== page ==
Bruce Rauner's newly announced transition team includes running mate Evelyn Sanguinetti and several others in his inner circle.
Just who are these folks helping Illinois' Republican governor-elect ease into Democratic Gov. Pat Quinn's Springfield digs? Let's round 'em up:
Evelyn Sanguinetti: The Wheaton City Council member and lieutenant governor-elect will lead the charge as Chairwoman. "There is no one better prepared to help me achieve our administration’s goals than Evelyn. She has been my partner throughout this campaign and will continue that role as we prepare to take office," said Rauner, to which Sanguinetti trumpeted plans "to build an administration that reflects our state’s diversity and is prepared to lead on Day One."
Mike Zolnierowicz: Transition Director. He led Rauner's campaign on the ground and previously worked as Deputy Chief of Staff for Illinois' Mark Kirk, U.S. senator and GOP moderate.
Chip Englander: Senior Advisor. As campaign manager, Englander navigated a successful bid to unseat Quinn that began downstate and in the Republican-leaning collar counties before shifting focus to unsettle Democrats' firm grip on Chicago. He's overseen various campaigns in California, Oklahoma and Wisconsin. His son is also named Chip Englander.
Mike Schrimpf: Communications Director. He was previously communications guru for the Republican Governor's Association. He has a twin brother named Chris, who did public relations for Wisconsin Gov. Scott Walker.
Nancy Kimme: The new Transition Advisor is the only one not to have worked for Operation Rauner 2014. But she's got plenty of experience running things on the state government level as a trusted aide to Comptroller Judy Baar Topinka, for whom she's served as Chief of Staff since 2011.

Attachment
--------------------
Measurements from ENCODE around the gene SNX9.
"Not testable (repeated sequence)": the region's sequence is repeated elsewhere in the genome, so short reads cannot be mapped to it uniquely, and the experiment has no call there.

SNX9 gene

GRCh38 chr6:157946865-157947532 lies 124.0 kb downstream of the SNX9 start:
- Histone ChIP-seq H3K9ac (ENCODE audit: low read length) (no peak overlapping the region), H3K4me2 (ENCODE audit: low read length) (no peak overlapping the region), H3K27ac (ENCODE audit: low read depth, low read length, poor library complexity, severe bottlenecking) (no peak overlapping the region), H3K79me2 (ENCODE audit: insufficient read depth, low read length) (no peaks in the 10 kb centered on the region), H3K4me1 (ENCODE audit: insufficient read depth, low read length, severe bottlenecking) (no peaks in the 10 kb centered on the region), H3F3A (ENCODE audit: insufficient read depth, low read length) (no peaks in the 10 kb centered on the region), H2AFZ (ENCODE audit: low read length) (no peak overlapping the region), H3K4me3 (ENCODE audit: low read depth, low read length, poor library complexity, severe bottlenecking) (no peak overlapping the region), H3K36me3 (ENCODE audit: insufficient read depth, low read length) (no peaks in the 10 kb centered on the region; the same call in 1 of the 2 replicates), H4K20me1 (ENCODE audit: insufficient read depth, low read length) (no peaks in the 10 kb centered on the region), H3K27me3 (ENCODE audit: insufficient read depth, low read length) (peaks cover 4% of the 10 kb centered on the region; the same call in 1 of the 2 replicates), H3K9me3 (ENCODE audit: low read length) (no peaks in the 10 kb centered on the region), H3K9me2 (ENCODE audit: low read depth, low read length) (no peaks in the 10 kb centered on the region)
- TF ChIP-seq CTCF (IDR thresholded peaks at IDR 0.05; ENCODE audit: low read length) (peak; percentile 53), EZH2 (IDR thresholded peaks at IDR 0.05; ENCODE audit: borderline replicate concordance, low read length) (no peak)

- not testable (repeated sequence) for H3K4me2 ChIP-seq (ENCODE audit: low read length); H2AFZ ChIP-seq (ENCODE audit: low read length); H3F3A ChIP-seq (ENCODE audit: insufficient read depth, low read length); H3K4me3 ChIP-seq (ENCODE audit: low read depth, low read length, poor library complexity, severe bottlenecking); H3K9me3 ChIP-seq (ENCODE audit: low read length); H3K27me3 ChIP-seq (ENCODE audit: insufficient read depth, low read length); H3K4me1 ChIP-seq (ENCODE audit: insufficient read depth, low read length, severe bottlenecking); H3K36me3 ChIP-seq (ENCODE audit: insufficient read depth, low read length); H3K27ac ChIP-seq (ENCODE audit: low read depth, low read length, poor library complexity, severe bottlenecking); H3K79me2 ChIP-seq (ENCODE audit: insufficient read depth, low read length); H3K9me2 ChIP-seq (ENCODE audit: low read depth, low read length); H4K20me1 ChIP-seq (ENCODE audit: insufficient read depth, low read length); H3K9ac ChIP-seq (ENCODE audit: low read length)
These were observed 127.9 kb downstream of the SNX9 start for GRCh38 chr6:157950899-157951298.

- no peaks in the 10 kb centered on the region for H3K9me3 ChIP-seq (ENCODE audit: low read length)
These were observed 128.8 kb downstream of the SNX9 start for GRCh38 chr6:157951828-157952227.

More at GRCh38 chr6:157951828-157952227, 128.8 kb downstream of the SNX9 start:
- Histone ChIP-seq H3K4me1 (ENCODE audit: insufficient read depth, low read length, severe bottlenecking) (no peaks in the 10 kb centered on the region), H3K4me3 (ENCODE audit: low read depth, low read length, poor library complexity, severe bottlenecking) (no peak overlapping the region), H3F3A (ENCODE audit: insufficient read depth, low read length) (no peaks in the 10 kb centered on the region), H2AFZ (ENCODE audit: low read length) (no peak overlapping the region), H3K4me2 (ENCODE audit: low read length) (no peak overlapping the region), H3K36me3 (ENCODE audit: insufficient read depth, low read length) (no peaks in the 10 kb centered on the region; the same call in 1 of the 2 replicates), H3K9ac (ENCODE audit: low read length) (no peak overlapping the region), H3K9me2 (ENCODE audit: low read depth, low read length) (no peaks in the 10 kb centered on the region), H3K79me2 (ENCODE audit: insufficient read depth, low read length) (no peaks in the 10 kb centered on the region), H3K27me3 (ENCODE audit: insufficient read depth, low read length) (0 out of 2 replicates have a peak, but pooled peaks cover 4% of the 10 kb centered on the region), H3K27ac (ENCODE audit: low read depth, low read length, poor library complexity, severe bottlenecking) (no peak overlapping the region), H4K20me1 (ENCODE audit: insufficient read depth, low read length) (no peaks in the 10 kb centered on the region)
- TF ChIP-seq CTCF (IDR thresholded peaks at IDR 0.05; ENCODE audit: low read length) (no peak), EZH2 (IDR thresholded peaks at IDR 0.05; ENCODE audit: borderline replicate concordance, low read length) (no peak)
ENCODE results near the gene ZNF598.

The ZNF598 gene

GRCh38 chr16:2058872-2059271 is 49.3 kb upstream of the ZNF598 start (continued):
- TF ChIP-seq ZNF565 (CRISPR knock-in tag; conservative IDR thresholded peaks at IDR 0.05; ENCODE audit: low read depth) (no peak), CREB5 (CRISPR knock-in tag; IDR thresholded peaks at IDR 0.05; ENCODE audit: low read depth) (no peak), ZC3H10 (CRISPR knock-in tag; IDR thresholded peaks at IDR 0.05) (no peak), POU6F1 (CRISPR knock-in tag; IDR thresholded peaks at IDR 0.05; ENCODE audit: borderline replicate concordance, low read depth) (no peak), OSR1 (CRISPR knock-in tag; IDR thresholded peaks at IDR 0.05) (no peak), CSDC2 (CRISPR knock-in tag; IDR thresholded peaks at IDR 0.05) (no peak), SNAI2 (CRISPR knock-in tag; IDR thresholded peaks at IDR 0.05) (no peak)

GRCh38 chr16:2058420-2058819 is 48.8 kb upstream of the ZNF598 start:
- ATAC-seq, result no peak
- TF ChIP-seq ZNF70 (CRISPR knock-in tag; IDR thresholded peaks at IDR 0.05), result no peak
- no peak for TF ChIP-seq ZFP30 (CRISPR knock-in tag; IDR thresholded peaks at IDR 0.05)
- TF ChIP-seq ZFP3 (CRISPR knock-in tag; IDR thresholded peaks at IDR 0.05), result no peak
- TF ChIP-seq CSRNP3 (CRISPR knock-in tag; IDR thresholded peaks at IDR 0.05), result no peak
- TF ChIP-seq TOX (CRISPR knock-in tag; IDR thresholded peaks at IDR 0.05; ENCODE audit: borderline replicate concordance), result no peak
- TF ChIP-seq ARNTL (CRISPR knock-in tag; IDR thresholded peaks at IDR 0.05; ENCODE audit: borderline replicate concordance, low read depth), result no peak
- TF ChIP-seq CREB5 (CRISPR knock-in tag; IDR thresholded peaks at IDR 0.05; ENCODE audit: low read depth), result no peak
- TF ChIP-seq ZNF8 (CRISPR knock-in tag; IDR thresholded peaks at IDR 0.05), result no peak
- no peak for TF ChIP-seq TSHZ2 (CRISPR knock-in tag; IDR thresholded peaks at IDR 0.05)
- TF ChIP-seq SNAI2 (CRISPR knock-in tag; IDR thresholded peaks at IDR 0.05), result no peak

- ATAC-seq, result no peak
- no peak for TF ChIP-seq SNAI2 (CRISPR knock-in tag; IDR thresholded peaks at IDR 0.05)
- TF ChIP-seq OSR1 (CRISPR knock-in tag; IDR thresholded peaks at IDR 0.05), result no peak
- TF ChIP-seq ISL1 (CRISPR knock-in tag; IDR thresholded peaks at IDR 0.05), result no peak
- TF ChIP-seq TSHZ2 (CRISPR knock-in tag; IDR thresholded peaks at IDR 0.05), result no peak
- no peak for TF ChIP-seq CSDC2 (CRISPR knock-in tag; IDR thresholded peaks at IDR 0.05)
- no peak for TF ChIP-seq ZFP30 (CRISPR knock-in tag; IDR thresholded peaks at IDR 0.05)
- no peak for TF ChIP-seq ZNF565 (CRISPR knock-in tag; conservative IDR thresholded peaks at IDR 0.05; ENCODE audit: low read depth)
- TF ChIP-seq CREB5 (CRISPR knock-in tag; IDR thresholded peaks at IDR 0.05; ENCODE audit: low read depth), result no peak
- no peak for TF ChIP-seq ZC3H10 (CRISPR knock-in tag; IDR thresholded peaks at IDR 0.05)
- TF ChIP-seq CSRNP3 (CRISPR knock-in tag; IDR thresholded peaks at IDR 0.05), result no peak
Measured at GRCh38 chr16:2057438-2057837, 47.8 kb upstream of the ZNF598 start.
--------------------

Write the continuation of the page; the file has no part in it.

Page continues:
On Thursday, Rauner unveiled 26 other transition committee members with varying resumes and degrees of fame. Here are six whose names are the biggest and most boldfaced:
Bill Daley: He's a former White House Chief of Staff to President Obama and the brother of ex-Chicago Mayor Richard M. Daley. The Chicago Democrat recently returned to the banking world after flirting with a run for Illinois governor. His day job: Managing partner and head of U.S. operations at the Swiss-based hedge fund Argentiere Capital. Like Rauner, he knows business; his status as a people connector and operator in a tangled web of movers and shakers will make him especially valuable.
Glenn Poshard: Another Democrat. The ex-president of Southern Illinois University and U.S. Rep. was defeated by Republican George Ryan in 1998's governor election, 51-47 percent.
Pastor Corey Brooks: A former Democrat-turned-Independent. Brooks, leader of South Side Chicago's New Beginning Church, campaigned hard for Rauner on the platform that Democrats are taking the African-American vote for granted. His controversial views grabbed headlines as the North Shore candidate made inroads into the city's predominantly African-American wards; several days before the election, Brooks' church was burglarized. He linked the crime to his support for Rauner.
Rev. James Meeks: This prominent African-American leader will also be key in extending Rauner's reach throughout the black community, wherein loyalties tend toward the Democratic Party. Meeks founded the popular Salem Baptist Church in the Pullman neighborhood and formerly served as an Illinois state senator (a Democrat) for a 10-year stint ending in 2013.
Aaron Schock: A rising star in the national GOP, the ambitious 33-year-old U.S. Rep for District 18 was named senior deputy whip earlier this year by Steve Scalise.
Jim Edgar: The well-regarded Republican governor of Illinois from 1991 to 1999, Edgar came around to back Rauner after initially criticizing the multi-millionaire political rookie as too rich to govern. On the campaign trail Monday, Edgar flubbed and told reporters of his party successor: "I wish he had more government experience."
These are just the first splashy recruits in what is bound to be an intriguingly assembled Administration.